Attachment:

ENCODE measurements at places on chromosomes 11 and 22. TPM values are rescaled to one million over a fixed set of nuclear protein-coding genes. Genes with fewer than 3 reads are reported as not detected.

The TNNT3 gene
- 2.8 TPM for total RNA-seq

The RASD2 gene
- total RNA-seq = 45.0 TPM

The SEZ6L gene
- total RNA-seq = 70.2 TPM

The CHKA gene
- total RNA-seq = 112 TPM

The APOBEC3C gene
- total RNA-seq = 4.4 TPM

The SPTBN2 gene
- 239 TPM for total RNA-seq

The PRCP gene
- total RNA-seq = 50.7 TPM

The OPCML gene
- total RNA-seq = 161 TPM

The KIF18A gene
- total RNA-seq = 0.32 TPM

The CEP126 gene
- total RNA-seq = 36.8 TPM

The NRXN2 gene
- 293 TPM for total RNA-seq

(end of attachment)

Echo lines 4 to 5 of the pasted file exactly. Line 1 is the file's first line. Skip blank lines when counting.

The RASD2 gene
- total RNA-seq = 45.0 TPM